• Keep the building time short for these. 2-3 minutes per round, plus 5 minutes sharing for each round, should be enough.
Building a lego model for a Hopes and Fears workshop
Photo credit: Hanshuman Tuteja

Metaphor-building warm-up round

  • This round, to practice metaphor-building, ask participants to build something related to a more personal question/emotion: e.g. “What was a strong emotion you recently had?”, “How was your start to the day?” or “What would be your ideal work experience/environment?”
  • Give them a little more time to build (4 minutes), then do a full round of each participant sharing their model with the group.
  • As facilitator, demonstrate how to ask open questions about the model to learn more about what the person building was trying to express.
Building lego models for design sprints
Photo credit: Piotr Zięba

Hopes and Fears round

  • Now it’s time to get serious! Split Hopes and Fears into two separate rounds of building. I would suggest starting with the “Fears”, to get that out of the way, and end with the “Hopes” on a more positive note (also, this way you can keep the aspirational models as “reminder objects” in the room at the end of the exercise!)
  • Start by asking participants what their biggest concern is for this project/sprint/meeting.
  • Give them 5-6 minutes to build their answer as a lego model.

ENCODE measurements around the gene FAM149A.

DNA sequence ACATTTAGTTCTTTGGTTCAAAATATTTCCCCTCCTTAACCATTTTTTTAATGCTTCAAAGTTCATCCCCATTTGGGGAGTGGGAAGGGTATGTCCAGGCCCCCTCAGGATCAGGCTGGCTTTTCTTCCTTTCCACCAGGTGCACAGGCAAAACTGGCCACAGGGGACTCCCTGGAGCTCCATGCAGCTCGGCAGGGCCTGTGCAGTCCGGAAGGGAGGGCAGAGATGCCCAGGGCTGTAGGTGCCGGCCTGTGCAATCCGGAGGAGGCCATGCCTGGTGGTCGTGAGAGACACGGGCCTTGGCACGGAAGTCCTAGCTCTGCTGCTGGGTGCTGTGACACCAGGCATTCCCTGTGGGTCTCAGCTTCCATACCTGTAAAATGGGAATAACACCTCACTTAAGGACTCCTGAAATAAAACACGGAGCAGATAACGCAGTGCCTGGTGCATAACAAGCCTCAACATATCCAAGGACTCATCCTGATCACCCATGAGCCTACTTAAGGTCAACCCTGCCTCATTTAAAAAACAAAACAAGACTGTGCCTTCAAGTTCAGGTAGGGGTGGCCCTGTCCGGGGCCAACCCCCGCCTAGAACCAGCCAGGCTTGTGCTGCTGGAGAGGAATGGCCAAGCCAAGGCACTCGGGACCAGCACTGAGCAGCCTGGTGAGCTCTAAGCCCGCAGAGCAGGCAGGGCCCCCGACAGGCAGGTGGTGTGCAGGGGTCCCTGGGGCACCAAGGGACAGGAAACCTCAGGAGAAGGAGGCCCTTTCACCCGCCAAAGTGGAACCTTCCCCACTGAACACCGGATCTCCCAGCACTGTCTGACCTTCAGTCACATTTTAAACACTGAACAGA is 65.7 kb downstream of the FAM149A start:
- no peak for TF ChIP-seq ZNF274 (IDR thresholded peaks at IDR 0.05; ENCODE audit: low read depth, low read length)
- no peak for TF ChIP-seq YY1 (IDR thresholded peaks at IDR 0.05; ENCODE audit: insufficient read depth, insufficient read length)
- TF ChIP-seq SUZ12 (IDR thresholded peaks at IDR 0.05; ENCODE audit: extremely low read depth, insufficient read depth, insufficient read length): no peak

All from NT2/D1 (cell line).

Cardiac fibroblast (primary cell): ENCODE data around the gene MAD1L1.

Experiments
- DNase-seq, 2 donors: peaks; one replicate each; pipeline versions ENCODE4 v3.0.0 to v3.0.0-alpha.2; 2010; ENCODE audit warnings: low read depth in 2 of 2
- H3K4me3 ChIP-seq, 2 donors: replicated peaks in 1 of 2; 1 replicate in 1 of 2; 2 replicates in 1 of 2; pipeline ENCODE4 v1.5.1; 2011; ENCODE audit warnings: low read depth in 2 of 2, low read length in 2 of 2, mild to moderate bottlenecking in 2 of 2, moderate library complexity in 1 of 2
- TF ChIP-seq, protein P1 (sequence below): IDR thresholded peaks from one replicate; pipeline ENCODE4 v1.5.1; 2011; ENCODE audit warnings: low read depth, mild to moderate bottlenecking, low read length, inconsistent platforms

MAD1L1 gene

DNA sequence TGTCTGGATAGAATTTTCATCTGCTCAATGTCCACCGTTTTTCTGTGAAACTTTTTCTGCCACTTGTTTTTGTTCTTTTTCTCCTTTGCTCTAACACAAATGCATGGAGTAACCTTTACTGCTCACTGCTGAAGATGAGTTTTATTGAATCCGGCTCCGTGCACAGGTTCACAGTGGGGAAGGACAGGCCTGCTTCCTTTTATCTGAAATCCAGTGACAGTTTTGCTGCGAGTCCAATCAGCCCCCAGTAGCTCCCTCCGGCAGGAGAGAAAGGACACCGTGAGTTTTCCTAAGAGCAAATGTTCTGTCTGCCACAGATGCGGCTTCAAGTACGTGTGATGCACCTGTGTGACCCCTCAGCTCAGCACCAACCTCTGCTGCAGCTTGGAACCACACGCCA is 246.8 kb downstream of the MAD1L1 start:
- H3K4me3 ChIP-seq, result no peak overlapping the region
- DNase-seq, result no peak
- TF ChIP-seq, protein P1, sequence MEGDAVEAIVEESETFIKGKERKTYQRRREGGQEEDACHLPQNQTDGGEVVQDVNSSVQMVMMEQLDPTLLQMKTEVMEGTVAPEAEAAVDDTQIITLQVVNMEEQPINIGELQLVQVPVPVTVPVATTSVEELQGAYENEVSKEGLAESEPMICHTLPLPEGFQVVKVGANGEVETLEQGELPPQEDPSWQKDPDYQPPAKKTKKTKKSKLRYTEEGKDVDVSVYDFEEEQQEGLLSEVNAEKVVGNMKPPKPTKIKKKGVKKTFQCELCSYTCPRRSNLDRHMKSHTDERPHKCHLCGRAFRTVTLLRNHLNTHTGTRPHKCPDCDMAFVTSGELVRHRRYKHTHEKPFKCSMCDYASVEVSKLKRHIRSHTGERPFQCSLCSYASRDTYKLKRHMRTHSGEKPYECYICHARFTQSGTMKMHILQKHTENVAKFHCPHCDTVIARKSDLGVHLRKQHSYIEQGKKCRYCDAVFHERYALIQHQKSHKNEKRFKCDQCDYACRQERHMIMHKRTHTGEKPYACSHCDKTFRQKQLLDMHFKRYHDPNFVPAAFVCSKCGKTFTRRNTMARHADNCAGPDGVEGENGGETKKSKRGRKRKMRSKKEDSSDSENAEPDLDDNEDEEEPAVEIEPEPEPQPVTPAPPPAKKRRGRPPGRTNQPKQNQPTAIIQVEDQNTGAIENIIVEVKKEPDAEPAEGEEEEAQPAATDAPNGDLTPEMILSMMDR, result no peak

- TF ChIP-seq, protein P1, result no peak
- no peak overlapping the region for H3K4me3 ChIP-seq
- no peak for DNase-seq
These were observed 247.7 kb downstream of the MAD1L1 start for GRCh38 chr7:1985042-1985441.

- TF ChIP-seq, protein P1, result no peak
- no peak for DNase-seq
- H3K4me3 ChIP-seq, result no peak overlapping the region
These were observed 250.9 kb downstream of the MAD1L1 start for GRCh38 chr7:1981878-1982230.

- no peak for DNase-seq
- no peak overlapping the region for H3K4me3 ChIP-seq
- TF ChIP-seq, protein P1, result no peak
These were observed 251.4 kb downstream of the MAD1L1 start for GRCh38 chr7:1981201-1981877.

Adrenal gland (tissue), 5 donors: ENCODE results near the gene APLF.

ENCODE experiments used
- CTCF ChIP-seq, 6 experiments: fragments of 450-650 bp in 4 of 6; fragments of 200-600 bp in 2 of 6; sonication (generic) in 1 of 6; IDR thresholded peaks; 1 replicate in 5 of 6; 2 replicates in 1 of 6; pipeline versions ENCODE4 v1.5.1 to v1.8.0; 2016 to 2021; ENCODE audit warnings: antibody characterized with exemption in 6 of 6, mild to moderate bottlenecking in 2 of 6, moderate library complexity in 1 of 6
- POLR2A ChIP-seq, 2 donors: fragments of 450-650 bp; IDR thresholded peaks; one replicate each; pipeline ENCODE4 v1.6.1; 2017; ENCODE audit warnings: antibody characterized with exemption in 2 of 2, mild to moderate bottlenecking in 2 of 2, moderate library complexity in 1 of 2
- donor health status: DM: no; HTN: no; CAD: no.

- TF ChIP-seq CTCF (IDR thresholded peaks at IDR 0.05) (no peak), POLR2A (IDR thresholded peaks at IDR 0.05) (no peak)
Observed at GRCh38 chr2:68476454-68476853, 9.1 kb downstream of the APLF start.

• When time’s up, each participant takes a turn to present their model to the group and explain what it means.
  • After, the facilitator and participants should ask the builder questions about certain aspects of the model, or point out other connections they see.
  • As facilitator, make sure to note down key takeaways on post-its and put them on the wall (as in the regular hopes and fears exercise).
  • Try to take pictures of the models before they are disassembled for the next round (combined with the post-it-notes, it makes for nice documentation afterwards).
  • Repeat everything for the “Hopes” question: Ask participants what they want to achieve with the current project, and ask them to build it, then share, reflect and learn.
  • Again, as facilitator, note down the key points on post-its and put them on the wall.
  • Make sure you keep the models in the room somewhere for the rest of the sprint, they will be a lively reminder of why everyone’s here and what you are trying to achieve.
UX workshop with Lego models
Photo credit: Hanshuman Tuteja

A stronger outcome

You will note during the sharing rounds, that people tend to listen much more closely to each other and that they will connect better to what the others are saying. This is because telling a story with a real world object helps us empathize, understand and memorize much more deeply. Participants will start building on each other’s ideas, associating based on the models, which is a great way to establish common ground, and to foster the co-creative spirit you want for getting into sprint mode!

More resources:

Have you used LSP for the hopes and fears exercise? What is your experience with it? Curious to learn & exchange!

Author

Anja Mayr is a senior UX Researcher for smart Helios, a digital innovation lab for Europe’s biggest private hospital group. She has been working as Service & UX Designer/Researcher and Innovation Consultant in digital product development & agencies for the past 7+ years. Her academic background is cultural studies, but she also has an extensive professional experience in information science for media orgs.